For a full American recovery, start with health equity and chronic diseases
As Americans increasingly confront a history rooted in oppression — wading deeper into a long-overdue national reckoning — we’re presented with a sobering reality: Our past is so deeply embedded in the DNA of who we are as a nation that millions of Americans still feel the consequences of our origin story, every day.
People of color are failed by public institutions that are often underpinned by the same racially homogenous impulses that kickstarted our great American experiment. From housing and labor to education and public safety, communities of color continue to face hurdles to accessing basic necessities and resources — a direct result of structural disadvantages intentionally created and now cemented into the institutions that our communities need the most.
There’s a lot to fix about America’s broken systems. One of the most important is healthcare.
In the ongoing fight for racial justice, we must call on those in power to center the fight for equity around health. For too long, our country’s racist infrastructure has overburdened the physical and mental health of our communities. Without access to quality healthcare, people of color will not be able to live out the lives they deserve.
This week, our country’s healthcare advocates, civil rights leaders, and patient organizations came together to form a new coalition — The Healthy Equity Coalition for Chronic Disease — a group of our nation’s top experts who are calling for laser-focused attention on health equity. In the fight for racial justice, health equity must be the first step. So long as historically marginalized Americans are suffering, we will not be able to effectively rebuild and heal our nation.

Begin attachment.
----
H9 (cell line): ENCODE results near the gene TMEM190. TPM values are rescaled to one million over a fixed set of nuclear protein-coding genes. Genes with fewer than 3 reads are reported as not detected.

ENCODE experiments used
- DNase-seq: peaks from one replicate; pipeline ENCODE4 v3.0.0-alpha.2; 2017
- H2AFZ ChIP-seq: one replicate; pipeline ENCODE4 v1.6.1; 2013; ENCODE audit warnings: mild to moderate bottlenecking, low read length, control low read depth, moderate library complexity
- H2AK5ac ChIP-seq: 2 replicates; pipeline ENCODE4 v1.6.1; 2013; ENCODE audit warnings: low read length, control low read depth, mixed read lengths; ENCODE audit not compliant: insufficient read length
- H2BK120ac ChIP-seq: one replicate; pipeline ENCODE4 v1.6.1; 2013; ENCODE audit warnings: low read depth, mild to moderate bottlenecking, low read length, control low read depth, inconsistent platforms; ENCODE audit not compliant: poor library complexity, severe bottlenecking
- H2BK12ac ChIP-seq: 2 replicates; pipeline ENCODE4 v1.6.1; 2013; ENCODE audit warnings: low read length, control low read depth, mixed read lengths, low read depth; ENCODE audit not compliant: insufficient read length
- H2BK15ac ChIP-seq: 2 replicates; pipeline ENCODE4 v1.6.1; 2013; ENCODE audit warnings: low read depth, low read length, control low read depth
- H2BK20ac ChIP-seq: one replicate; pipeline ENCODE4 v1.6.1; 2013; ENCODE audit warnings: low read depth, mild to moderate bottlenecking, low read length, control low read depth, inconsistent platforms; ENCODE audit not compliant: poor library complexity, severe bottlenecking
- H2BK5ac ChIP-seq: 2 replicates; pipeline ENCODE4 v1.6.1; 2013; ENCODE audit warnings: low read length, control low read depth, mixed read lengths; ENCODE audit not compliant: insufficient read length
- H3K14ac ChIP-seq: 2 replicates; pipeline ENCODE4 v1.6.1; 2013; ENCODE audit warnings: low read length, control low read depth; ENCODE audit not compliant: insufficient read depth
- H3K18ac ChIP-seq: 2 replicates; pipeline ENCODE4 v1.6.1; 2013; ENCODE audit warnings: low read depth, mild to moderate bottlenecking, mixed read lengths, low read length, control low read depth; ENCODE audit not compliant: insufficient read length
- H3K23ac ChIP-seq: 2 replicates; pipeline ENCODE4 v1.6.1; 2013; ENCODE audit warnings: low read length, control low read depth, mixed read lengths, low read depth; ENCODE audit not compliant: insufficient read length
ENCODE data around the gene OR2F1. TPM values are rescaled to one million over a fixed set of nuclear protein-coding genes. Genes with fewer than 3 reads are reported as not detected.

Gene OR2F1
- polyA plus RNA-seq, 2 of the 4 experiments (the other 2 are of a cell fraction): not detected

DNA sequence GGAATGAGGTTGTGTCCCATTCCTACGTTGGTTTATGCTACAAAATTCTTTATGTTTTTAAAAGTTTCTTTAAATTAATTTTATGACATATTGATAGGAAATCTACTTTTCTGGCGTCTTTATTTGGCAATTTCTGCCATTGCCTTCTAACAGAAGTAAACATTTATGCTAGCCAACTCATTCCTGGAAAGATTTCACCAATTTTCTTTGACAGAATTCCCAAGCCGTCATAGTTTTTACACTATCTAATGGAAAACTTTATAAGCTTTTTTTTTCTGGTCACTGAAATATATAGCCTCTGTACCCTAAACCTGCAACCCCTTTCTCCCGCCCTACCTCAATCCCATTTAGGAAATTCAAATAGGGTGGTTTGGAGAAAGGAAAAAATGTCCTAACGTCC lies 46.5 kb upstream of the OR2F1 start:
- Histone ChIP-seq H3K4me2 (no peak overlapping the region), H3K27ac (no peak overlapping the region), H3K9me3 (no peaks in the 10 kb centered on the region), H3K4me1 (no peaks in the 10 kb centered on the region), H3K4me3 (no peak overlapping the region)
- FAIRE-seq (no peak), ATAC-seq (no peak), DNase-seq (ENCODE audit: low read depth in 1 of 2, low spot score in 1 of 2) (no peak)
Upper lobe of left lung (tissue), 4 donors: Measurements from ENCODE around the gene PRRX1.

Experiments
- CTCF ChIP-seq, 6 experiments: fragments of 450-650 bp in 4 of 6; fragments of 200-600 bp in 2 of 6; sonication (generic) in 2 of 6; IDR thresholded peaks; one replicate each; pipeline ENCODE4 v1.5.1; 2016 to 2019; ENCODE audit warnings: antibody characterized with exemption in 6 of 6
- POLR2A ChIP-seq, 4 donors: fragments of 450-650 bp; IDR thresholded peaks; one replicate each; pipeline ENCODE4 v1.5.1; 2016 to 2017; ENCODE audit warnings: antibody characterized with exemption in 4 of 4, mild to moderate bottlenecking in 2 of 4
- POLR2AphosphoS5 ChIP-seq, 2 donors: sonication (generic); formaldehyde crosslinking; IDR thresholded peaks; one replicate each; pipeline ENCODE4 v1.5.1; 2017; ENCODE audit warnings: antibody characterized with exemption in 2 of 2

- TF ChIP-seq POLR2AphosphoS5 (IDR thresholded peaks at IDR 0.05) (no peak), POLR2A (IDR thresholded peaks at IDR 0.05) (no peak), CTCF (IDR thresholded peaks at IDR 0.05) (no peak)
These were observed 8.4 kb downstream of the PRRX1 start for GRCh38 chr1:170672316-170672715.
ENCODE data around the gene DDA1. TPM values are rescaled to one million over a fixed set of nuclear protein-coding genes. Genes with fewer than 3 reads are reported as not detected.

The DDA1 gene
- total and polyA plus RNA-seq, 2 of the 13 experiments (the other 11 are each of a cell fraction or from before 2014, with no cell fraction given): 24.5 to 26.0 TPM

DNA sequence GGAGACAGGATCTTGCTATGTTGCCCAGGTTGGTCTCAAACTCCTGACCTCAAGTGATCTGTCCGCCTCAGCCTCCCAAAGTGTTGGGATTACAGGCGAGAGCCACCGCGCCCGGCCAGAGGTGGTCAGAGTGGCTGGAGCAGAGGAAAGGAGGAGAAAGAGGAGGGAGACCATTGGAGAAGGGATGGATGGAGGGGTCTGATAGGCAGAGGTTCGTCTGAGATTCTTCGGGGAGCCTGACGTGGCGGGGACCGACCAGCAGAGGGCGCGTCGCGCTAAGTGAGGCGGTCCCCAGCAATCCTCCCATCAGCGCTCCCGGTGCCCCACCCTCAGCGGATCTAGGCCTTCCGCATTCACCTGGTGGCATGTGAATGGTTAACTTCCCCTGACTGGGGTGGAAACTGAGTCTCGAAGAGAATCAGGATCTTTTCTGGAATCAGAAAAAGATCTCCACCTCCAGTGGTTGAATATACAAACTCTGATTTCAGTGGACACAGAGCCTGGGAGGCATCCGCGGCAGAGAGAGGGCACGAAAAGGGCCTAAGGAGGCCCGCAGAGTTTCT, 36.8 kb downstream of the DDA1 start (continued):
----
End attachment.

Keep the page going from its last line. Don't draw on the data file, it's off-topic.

The situation is dire. People of color face higher rates of diabetes, obesity, stroke, heart disease and cancer than white Americans. Black Americans are 77 percent and Hispanic Americans are 66 percent more likely to be diagnosed with diabetes compared to their white counterparts, and high blood pressure is more common among Black Americans than any other racial or ethnic group. Native Americans born today also have a life expectancy that is 5.5 years less than any other race. And new studies are just now revealing the serious health disparities among Asian American subgroups that were previously masked by aggregation.
Addressing health inequities and prioritizing care for chronic diseases will not only make communities healthier but will also have a residual positive impact on socioeconomic disparities.
The cost of chronic conditions is high — Americans with one or two chronic conditions pay double the out-of-pocket costs compared to Americans with no chronic conditions. At the same time, the onset of a chronic disease reduces wages by 18 percent, leaving Hispanic and Black households who have median incomes that are 140 and 171 percent less than their white counterparts without the necessary resources to stay healthy. Addressing chronic diseases could save the United States $794 billion per year, the projected cost of lost productivity alone between 2016 and 2030.